Up until almost every government announced “Big Bazooka” strategies to address the abrupt slowdown a quality-oriented portfolio outperformed. The stock market regime is likely to shift in the near term as massive government stimulus designed to prevent bankruptcy will do exactly that. Therefore, small businesses and poor-quality companies with dangerously high levels of debt will be bailed out.
Progress on the trade front lifted the markets in Q4 but now comes the hard part.
Valuation multiples have been stretched to the point that stocks have failed to go meaningfully higher even as interest rates have come down. This means that there will need to be a recovery in leading fundamental indicators, and not just rate cuts, before equity markets can rebound sustainably.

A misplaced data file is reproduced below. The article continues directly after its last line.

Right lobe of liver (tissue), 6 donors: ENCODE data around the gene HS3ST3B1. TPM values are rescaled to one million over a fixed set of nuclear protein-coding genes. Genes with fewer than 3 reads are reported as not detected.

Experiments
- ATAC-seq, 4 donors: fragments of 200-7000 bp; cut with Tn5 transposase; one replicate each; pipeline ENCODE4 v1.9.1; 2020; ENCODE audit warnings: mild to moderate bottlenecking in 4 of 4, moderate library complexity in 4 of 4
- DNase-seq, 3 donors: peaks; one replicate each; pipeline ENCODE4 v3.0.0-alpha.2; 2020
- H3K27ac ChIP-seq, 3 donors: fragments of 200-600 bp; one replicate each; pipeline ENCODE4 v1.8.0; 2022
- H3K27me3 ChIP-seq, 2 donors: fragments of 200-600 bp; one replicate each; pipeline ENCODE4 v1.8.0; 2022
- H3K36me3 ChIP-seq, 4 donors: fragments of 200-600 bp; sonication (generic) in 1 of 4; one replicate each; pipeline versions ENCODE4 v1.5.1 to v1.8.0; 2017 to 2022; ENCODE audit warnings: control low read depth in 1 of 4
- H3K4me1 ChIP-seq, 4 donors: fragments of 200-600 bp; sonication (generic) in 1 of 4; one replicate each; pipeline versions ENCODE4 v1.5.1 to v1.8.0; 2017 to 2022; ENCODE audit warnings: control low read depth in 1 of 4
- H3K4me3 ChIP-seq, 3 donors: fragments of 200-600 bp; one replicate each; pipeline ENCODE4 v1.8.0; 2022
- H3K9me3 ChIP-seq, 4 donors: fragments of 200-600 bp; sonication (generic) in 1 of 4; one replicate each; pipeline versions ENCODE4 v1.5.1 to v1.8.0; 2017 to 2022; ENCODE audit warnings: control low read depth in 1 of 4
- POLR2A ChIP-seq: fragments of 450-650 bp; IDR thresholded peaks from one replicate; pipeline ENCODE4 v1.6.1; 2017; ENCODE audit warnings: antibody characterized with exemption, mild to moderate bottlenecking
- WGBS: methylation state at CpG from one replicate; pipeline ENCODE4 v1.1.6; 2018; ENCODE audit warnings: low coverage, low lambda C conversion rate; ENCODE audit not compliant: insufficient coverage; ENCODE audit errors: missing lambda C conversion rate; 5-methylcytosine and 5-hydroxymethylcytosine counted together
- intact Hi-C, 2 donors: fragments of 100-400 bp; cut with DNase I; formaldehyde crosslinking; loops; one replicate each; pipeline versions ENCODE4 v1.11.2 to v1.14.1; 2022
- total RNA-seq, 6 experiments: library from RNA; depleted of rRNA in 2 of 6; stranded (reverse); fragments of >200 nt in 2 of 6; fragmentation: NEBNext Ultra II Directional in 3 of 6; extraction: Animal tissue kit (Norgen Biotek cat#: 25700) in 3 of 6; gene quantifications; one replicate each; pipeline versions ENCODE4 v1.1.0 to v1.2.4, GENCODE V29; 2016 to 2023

Trade tensions continue to plague confidence about the trajectory of economic growth. Trade tension-induced cost pressures, disrupted supply chains, capital tied up in excess inventories, and the uncertainty which impedes business investment plans continue to be headwinds.
Global markets enjoyed a strong start to the year, marking a steep reversal from the downdraft that maligned the fourth quarter. Weak or decelerating growth in virtually every major economy, coupled with lingering overhangs from international trade frictions, have compelled the major central banks to adopt stimulative policies for the foreseeable future.
Business uncertainty resulting from trade frictions will continue to put downward pressure on economic growth. As a result, investor confidence may remain fragile (recent price declines appear to reflect this). Concerns are unlikely to dissipate soon, but we contend that international growth stocks represent a good investment opportunity.